A sunburnt country

I’ve been away on the Mornington Peninsula the past week and it has been a strange time to go away with the bushfires at the peak of their destruction. A heart-breaking time for those who lost their lives, their houses, their schools, workplaces and their communities as well as the unfathomable loss of habitat and wildlife including an estimated 30% of our koala population. It has been pretty grim and I’ve limited my exposure to news media to avoid overwhelm.

Inspiring has been the swift reaction, not of our politicians, but leaders in the arts and sporting communities as well as every day people who have stepped up to volunteer their energy and time, donate their money and their talent to raise funds to help. I’ve lost count of the money that instagram star Celeste Barber has single-handedly raised on Facebook but think the power of social media and influence has been at its best in this case.

View from pier to Blairgowrie Yacht Squadron

Scientists have been at pains to explain that climate change increases the frequency and severity of extreme weather events like bushfire, rather than being the sole cause, but whatever the case, our government and business leaders need to institute long term structural change, strategy and infrastructure now as drought, bushfire and other events unfortunately become more commonplace and we as consumers, need to do what we can individually to reduce our footprint and live more sustainably, which includes reducing our consumption of new things we may want but don’t need.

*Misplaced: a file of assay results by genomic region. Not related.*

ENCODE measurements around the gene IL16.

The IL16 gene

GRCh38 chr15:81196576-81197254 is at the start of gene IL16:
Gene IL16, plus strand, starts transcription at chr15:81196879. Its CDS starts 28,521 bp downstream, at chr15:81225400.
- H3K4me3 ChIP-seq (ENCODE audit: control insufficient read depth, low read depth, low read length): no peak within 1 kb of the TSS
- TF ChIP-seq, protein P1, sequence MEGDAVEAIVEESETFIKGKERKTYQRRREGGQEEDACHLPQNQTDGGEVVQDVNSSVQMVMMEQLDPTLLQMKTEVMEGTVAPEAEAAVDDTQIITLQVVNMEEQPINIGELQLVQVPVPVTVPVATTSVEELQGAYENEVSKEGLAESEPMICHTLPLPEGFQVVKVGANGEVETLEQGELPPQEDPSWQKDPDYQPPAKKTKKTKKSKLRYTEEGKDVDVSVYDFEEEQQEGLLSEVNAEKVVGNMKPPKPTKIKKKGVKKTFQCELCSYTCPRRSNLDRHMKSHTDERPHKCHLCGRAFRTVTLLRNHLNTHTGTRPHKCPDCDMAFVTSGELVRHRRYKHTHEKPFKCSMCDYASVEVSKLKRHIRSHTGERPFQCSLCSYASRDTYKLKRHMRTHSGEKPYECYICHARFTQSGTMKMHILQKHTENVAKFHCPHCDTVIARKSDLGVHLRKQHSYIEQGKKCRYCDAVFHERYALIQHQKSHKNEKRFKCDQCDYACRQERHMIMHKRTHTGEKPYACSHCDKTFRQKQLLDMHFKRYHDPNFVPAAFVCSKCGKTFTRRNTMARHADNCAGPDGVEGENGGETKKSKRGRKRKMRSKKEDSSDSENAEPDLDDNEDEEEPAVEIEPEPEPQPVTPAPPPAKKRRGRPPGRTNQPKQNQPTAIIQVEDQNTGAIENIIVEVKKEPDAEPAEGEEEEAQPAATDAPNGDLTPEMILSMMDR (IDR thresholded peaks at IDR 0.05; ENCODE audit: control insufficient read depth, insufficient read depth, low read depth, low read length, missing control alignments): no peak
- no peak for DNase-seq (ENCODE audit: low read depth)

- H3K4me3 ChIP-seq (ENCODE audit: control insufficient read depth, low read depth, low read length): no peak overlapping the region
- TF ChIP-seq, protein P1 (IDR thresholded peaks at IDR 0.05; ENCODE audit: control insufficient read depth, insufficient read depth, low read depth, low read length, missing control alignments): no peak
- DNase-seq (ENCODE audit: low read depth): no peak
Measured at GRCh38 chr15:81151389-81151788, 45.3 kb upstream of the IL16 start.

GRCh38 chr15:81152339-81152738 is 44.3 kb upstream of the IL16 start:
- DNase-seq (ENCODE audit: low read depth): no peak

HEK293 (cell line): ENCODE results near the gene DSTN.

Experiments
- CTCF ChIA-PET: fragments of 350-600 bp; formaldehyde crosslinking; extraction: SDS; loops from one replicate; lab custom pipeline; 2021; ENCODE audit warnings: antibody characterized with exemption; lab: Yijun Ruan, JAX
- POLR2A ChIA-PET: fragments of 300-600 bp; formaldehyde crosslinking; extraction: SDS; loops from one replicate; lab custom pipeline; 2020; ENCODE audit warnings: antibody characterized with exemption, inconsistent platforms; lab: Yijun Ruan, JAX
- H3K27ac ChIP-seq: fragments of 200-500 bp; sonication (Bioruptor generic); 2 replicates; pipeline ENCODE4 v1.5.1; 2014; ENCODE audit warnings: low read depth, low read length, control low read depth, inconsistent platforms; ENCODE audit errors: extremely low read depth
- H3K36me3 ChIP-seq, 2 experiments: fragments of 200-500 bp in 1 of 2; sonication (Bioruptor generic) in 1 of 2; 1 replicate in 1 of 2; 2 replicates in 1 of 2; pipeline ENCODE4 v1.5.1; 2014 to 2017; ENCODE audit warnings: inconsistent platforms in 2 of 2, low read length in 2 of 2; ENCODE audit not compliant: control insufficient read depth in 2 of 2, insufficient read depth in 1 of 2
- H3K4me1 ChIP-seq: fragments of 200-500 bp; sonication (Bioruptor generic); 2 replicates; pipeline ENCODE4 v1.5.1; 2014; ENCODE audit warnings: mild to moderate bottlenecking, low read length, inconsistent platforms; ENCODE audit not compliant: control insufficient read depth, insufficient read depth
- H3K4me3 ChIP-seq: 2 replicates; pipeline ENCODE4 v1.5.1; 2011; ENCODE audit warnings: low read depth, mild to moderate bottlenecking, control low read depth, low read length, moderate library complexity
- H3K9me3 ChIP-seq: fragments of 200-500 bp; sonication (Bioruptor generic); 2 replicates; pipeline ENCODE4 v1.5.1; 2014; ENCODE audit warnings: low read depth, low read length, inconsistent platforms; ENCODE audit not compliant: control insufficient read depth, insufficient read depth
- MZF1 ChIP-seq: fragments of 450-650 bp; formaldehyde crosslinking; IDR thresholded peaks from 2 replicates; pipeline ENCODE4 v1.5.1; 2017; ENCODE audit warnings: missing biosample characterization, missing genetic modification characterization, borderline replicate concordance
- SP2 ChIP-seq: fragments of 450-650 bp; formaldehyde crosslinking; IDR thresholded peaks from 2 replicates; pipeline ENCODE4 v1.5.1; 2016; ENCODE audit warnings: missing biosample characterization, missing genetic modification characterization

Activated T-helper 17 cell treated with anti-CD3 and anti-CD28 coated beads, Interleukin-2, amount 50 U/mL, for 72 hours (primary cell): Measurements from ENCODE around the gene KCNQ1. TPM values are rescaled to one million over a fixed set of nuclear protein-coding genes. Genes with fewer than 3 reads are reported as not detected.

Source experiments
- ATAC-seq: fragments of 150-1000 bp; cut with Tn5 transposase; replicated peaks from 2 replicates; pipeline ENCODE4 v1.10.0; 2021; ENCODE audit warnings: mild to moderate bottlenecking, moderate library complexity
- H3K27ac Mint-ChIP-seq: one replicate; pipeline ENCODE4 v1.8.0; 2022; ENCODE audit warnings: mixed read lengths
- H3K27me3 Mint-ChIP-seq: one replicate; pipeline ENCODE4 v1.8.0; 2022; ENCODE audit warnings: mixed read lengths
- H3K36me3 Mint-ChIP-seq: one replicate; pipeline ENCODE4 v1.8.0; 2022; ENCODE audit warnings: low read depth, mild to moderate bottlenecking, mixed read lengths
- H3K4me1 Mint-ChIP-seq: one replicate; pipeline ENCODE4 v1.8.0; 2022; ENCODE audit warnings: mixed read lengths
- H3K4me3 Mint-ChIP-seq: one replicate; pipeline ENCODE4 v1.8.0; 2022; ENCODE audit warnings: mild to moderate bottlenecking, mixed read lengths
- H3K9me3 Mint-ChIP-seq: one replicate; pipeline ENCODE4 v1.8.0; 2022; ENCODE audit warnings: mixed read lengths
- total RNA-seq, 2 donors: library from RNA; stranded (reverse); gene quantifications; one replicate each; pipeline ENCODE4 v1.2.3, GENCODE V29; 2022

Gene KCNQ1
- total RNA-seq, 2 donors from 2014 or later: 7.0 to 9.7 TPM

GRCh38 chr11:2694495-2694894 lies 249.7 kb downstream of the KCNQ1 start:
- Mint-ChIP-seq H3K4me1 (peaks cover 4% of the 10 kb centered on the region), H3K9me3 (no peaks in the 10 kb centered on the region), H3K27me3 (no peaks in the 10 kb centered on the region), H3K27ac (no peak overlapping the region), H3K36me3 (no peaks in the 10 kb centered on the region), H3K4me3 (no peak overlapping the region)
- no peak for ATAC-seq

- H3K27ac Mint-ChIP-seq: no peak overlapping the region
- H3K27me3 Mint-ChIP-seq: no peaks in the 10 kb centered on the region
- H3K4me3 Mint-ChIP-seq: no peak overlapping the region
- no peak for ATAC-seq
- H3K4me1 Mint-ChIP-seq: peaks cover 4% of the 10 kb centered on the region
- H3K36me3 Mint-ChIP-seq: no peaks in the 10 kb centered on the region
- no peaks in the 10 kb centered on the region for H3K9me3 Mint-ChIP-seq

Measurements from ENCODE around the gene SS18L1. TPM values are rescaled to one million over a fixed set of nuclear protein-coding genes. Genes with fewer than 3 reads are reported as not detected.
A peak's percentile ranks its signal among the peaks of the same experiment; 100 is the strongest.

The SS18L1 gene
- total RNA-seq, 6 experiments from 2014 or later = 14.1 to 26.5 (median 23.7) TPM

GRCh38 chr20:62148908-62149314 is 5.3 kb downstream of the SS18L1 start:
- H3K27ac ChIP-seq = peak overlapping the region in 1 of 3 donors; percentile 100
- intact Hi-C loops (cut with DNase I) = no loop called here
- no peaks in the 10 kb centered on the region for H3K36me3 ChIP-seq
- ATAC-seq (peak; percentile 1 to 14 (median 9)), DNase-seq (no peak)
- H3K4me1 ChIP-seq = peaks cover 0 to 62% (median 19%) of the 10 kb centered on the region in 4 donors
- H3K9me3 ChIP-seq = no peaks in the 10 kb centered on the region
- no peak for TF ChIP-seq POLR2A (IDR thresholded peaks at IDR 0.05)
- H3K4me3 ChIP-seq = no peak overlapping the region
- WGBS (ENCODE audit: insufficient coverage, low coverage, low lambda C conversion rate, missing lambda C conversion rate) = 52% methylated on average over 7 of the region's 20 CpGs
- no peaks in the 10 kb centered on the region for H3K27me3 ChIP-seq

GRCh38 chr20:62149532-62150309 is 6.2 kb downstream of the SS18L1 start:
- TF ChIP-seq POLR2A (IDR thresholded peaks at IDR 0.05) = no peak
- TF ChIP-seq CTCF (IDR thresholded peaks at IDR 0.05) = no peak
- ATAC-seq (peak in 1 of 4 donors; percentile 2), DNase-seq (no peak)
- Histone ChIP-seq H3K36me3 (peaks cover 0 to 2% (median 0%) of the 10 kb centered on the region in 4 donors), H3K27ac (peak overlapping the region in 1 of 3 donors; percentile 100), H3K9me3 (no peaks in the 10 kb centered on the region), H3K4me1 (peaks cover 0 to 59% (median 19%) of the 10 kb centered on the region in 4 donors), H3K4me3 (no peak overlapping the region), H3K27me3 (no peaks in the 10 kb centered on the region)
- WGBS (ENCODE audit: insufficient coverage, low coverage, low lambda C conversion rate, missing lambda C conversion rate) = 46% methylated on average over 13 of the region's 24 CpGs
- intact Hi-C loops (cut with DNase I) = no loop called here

This has been on my mind this week where while safe from the fires, we drove through thick smoke haze on our way to Sorrento which gives some idea of the frightening poor visibility experienced in bushfire and also the following Monday when we could all smell the smoke outside, apparently from Tasmanian fires rather than in Gippsland and further north.

Like many people, Mr Rosanna and I have previously holidayed on the NSW south coast and I had briefly contemplated booking our summer break this past week in Gippsland. In the end, we opted to stay close and go for the familiar but many of our friends had their holidays curtailed by evacuation or chose to cancel. While disappointing, I don’t think anyone begrudges the fact when so many others have lost so much.

Feeling very thankful indeed, we did have a lovely week away in a house with no wifi walking distance to Cameron’s Bight dog beach where we took our dog most nights for a leash-free walk after 7pm to play with all the other dogs. It also made a nice walk/run route to the nearby Blairgowrie Yacht Squadron. It was a bit like holidays of old with day-time beach walks and visits to London Bridge (part of the Sorrento-Portsea Artists Trail), the Quarantine Station in Point Nepean (where they hold Barefoot Cinema, a craft market and the Portsea Polo. Tip: take your beach gear and bathers to the largely deserted Observatory Point beach stretch which is not patrolled/unsafe in the water due to rips but makes for a lovely spot to walk, sun bake or play at the water’s edge/some beach cricket if you have older kids), doing the 1.7km Wilson’s Folly bush walk and playing Pictionary or reading books during the afternoon and at night. It was also heartening to see not one but two echidnas during this time given the loss of wildlife elsewhere.